- Avoid validation of delusions or confronting patients about the delusional nature of their symptoms.
- Initial response to treatment during the first 2–4 weeks is associated with a better long-term response.
- Hospitalization if acutely psychotic
- Acute psychotic episode: short-acting antipsychotics
- Acute manic episode: mood stabilizers (e.g., lithium, valproate, carbamazepine)
- First-line treatment: (e.g., risperidone, quetiapine), which are especially effective at treating positive psychotic symptoms
- Alternative treatment: fluphenazine, haloperidol, chlorpromazine) in depot form for those at risk of poor adherence (e.g.,
- Treatment-resistant schizophrenia: clozapine for persistent positive symptoms (i.e., delusions, hallucinations, and/or disorganized speech) despite trials of ≥ 6 weeks of 2 different antipsychotics at their maximum doses
- Treatment during pregnancy: (e.g., haloperidol) as a first-line treatment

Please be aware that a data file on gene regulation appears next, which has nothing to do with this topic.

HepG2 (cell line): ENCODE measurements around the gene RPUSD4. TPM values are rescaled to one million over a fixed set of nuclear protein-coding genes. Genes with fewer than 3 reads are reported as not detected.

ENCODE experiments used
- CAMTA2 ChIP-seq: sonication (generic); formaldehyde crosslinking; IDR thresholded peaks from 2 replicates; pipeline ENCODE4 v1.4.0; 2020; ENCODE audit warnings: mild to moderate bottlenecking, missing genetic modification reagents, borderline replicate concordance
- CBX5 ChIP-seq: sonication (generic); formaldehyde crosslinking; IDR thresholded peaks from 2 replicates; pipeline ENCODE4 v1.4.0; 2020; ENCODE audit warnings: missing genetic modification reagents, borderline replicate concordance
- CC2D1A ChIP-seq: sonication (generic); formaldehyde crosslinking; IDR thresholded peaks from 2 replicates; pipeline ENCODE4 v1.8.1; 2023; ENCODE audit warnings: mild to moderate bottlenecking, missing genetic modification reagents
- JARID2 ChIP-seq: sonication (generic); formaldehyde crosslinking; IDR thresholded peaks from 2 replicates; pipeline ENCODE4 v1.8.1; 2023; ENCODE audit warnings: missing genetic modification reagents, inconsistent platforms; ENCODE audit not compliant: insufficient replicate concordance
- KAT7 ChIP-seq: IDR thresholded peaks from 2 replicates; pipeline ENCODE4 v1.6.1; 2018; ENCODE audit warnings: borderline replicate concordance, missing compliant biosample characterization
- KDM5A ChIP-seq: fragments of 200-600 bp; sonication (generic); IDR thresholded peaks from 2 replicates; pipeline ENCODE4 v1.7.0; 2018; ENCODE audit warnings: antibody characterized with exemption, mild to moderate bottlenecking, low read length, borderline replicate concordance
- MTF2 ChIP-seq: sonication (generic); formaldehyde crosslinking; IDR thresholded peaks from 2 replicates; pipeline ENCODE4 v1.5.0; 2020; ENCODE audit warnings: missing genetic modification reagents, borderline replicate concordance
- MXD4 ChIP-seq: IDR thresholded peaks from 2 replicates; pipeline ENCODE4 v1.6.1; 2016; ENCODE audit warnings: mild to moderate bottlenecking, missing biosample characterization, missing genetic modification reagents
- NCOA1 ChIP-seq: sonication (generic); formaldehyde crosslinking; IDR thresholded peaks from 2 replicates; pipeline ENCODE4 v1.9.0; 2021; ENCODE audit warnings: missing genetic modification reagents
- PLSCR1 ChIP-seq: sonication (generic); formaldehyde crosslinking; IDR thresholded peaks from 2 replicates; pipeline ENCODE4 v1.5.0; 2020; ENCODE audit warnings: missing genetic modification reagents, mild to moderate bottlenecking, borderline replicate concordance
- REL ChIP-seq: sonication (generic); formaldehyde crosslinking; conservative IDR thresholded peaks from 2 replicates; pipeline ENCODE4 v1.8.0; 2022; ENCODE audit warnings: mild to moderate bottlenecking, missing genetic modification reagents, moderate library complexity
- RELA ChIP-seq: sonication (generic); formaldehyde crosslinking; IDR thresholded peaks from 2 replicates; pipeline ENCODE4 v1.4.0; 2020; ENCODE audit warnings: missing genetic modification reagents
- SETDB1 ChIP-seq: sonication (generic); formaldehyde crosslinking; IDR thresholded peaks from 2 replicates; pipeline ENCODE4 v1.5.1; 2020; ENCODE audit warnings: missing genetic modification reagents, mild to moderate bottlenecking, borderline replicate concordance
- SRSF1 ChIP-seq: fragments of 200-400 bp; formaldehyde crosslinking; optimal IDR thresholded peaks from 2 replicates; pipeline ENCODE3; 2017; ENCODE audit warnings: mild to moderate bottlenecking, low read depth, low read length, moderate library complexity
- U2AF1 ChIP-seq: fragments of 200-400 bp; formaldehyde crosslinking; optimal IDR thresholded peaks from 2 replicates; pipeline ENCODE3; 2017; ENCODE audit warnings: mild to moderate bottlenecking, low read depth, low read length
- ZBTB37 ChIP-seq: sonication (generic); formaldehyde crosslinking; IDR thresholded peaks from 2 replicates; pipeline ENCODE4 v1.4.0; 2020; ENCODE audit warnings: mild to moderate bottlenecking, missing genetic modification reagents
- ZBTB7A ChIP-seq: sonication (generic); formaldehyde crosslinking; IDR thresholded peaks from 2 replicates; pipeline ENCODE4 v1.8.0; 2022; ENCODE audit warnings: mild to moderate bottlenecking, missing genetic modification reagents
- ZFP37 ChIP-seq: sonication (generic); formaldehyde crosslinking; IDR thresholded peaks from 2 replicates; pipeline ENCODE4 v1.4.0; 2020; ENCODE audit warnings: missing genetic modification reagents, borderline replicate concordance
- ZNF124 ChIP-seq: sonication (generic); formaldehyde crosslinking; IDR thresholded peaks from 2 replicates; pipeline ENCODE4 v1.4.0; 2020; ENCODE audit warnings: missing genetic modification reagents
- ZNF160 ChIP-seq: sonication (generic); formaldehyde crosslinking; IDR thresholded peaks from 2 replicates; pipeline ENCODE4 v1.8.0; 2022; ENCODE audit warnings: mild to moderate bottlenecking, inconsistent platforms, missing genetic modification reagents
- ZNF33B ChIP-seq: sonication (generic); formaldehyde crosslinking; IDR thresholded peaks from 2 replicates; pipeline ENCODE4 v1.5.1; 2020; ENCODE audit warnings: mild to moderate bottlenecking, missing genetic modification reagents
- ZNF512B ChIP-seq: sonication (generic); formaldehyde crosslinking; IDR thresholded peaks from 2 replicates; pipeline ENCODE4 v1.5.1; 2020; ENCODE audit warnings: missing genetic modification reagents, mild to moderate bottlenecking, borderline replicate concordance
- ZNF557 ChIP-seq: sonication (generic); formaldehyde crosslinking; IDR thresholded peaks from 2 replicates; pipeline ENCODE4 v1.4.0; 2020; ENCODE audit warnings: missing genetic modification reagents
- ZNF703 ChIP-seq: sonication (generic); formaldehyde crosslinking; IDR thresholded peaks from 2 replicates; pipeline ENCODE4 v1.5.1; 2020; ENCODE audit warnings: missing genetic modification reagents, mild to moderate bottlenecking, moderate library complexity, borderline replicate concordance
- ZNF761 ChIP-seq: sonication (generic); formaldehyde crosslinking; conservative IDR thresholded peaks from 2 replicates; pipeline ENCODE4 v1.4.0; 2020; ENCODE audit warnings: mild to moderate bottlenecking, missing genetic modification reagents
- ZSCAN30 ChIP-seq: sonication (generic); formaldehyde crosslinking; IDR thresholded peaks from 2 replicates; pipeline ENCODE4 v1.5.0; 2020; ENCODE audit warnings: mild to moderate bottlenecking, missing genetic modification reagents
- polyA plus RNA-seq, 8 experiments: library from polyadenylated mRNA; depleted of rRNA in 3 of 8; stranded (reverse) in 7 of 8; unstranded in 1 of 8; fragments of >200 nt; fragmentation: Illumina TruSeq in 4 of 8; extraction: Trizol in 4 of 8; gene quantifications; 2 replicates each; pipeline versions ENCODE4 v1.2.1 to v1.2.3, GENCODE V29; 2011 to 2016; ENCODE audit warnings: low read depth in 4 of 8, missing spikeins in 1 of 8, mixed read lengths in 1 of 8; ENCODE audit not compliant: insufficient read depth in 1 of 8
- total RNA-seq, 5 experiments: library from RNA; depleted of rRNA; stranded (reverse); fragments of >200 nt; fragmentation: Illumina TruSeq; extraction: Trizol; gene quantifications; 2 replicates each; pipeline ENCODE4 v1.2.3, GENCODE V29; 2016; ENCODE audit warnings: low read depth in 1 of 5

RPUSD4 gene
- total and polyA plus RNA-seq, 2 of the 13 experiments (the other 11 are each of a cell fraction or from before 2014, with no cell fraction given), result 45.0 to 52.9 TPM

- Treatment of depression: tricyclic antidepressants (e.g., sertraline, imipramine) or
- Treatment of anxiety: SSRIs
- See for more details.
Psychoeducation (used as an adjunct to avoid relapse)
- Patient, family, and group psychosocial therapy and education
- Cognitive-behavioral therapy
- Supportive social measures
Long-acting injectable antipsychotics should be considered for patients struggling with compliance and frequent relapses.
Negative symptoms are more difficult to treat and often persist even after the resolution of positive symptoms.
Because both generations of antipsychotics have similar efficacy, the choice of the agent is based on its side-effect profile.
Clozapine and olanzapine should not be used as first-line agents for first-episode patients because of their adverse effects, such as agranulocytosis (clozapine only), weight gain, hyperglycemia, and hyperlipidemia!
Schizophrenia is a progressive disorder that causes significant impairment, with many patients presenting with psychosocial dysfunction.
- Predictive factors for an unfavorable course of illness